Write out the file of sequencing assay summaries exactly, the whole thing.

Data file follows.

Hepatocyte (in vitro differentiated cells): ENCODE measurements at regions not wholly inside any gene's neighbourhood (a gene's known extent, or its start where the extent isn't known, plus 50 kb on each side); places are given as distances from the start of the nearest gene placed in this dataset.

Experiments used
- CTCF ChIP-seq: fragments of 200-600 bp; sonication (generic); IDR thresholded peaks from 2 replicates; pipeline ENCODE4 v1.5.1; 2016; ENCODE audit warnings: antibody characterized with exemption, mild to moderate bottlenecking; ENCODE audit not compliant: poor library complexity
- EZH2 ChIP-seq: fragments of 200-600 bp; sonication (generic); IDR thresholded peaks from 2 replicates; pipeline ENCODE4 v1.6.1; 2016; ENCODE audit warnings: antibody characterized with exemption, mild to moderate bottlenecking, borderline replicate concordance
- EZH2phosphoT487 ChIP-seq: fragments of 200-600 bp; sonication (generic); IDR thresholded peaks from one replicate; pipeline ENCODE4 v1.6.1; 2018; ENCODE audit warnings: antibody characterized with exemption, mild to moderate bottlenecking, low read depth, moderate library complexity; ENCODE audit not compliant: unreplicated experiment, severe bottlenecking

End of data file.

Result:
Hepatocyte (in vitro differentiated cells): ENCODE measurements at regions not wholly inside any gene's neighbourhood (a gene's known extent, or its start where the extent isn't known, plus 50 kb on each side); places are given as distances from the start of the nearest gene placed in this dataset.

Experiments used
- CTCF ChIP-seq: fragments of 200-600 bp; sonication (generic); IDR thresholded peaks from 2 replicates; pipeline ENCODE4 v1.5.1; 2016; ENCODE audit warnings: antibody characterized with exemption, mild to moderate bottlenecking; ENCODE audit not compliant: poor library complexity
- EZH2 ChIP-seq: fragments of 200-600 bp; sonication (generic); IDR thresholded peaks from 2 replicates; pipeline ENCODE4 v1.6.1; 2016; ENCODE audit warnings: antibody characterized with exemption, mild to moderate bottlenecking, borderline replicate concordance
- EZH2phosphoT487 ChIP-seq: fragments of 200-600 bp; sonication (generic); IDR thresholded peaks from one replicate; pipeline ENCODE4 v1.6.1; 2018; ENCODE audit warnings: antibody characterized with exemption, mild to moderate bottlenecking, low read depth, moderate library complexity; ENCODE audit not compliant: unreplicated experiment, severe bottlenecking